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April 25th, 2012 #1
Draw, paint & animate - Mistle learns 'em all!
EDIT 12/Nov/2012: Currently setting the whole animation aspect aside (indefinitely) so I can focus on building up my drawing/painting skills and concept art as a potential future path. But I'll leave it in the title as it's catchy
I've been drawing here and there my entire life, however I've never really taken it very seriously. I'm 19 years old now and really want to get into the field of animation.
However, before I do that, I need to massively improve my basic drawing skills.
I don't have a proper grasp on the human anatomy/figure, and I'd also really like to improve my digital painting skills. These are the two main things I will focus on in this thread. Hopefully I will start to see improvement. (it takes many many hours of struggle to complete a digital piece, so I need to also improve my efficiency).
But of course I will not limit myself to only those two areas. I'll practise a whole range of different things and build a library of knowledge & skills.
After I become more confident with the fundamentals, I will then start incorporating animation. Animation is my ultimate goal artistically and career wise. Anything from actual animation, character design, storyboards, storytelling, background art, concept art etc etc.
I will hopefully build a portfolio by the end of this year that'll land me a position in an Australian animation course. So as well as sketchbook work, I'll also update with WIPs and finished portfolio pieces.
Along with digital, I also work with graphite, colour pencil, pen, copics.
I have a DA page but I don't update it very often. A lot of the work on there is old and before I really decided to take it seriously. But I'll still put a link regardless: http://www.mistle22.deviantart.com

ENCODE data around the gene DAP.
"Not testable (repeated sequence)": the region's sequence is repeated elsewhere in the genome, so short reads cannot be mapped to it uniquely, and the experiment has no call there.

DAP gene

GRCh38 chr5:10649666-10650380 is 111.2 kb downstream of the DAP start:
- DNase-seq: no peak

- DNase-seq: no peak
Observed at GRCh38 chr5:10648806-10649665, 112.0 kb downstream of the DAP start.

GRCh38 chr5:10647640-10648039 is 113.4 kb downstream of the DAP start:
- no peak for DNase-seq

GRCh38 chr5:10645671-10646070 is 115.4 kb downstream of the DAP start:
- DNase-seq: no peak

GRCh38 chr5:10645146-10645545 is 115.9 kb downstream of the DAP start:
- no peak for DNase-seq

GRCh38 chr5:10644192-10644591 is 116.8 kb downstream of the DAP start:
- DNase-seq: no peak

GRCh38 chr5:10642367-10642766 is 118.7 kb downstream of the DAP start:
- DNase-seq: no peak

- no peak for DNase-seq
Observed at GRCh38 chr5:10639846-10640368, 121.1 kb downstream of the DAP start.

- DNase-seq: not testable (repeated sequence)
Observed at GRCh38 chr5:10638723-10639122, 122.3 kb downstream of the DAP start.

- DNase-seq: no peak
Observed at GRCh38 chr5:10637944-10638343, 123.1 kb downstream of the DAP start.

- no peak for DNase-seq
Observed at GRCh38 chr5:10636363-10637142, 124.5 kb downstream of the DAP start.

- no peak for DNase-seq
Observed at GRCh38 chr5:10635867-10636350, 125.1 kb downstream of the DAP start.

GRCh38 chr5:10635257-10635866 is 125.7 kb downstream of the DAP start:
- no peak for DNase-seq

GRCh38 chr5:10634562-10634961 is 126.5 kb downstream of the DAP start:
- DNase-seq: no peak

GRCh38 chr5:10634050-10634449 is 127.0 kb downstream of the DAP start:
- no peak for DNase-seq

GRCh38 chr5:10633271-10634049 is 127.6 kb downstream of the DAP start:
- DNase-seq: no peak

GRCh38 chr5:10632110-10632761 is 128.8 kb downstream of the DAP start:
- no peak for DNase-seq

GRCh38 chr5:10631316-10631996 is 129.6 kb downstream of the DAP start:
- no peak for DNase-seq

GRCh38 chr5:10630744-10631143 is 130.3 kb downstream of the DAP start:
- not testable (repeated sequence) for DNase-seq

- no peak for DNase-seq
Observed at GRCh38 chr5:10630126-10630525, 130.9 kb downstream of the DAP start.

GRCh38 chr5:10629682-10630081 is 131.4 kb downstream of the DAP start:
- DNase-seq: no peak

And here's links to some of my better works (as of writing this):
I welcome any & all critiques and feedback!
I'd love to hear from everyone, no matter what you have to say.
Thanks for reading this! The journey begins in post #2
Last edited by Mistle; November 12th, 2012 at 03:26 AM.
April 25th, 2012 #2
To start off, I've gotten into the first chapter of Andrew Loomis "Figure Drawing for all its Worth" and also pose maniacs. Here's the very rough results, 30 sec drawing on posemaniacs. I've got a long way to go, but hey, that's why I've made this topic
Went up to 60 sec instead of 30 sec this time. Not too happy with the results.. I think the skeleton poses came out better, but overall I'm still not very good haha
Last edited by Mistle; May 14th, 2012 at 04:11 AM.
April 25th, 2012 #3
Nice doodles. Great start to begin! Welcome!
Now I am become Death, the destroyer of worlds.
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April 26th, 2012 #4
Some more figure drawing, this time with graphite. I'm progressing through the Loomis book slowly but surely. I've read everything up to this point, including all the perspective and such. I haven't put it into action yet but I feel I understand it to a certain degree.
I'll slow down with posting figure drawing from now until I start to see noticable improvement. In the meantime I'll try some proper (non-30 sec) figure drawing, as well as facial structure and such. I may even sketch down lots of different animals, as I'll need those skills in the animation industry.
April 27th, 2012 #5
Done purely for painting practise. Ignore the horrible/creepy facial structure... lol. It's actually really embarrassing haha
Last edited by Mistle; April 27th, 2012 at 10:32 AM.
April 27th, 2012 #6
April 27th, 2012 #7
Yay animation! It's a really fun industry to work in, if your stubborn, and a little bit weird ^_^.
Personally the most valuable studies I've found were perspective and gesture- so many gestures >.<
also, when your doing painting studies, I recommend working with very simple objects initially.
There's a reason painters start with fruit and vases- it gives you the opportunity to study value and colour, while reducing the amount of time spent on structure and particulars. A subject like the face needs quite a bit more time than a fruit bowl, so you other cop out on the structure, or take away from the time spent on other subjects.
Trying to render something complex that is poorly structured is not as educational as something simple that is structured correctly.
Below I sketched some quick ways you can easily check your drawing's accuracy.
First, break the complex down into simpler chunks. You can see that you've made his nose too long, and cut off the back of his head.
Also, vertical and horizontal lines are great references - because they're always constant.
Hope this is helpful! The most important thing for an aspiring animator is simple stubborn effort. Just keep working for it and you'll get there
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April 28th, 2012 #8
Wow, thanks for the advice! I'll definitely work from it. I've already planned out some simple objects that I'll paint next
And your breakdown of my frog sketch is really helpful, I'll be sure to keep a better eye on accuracy and proportions in the future.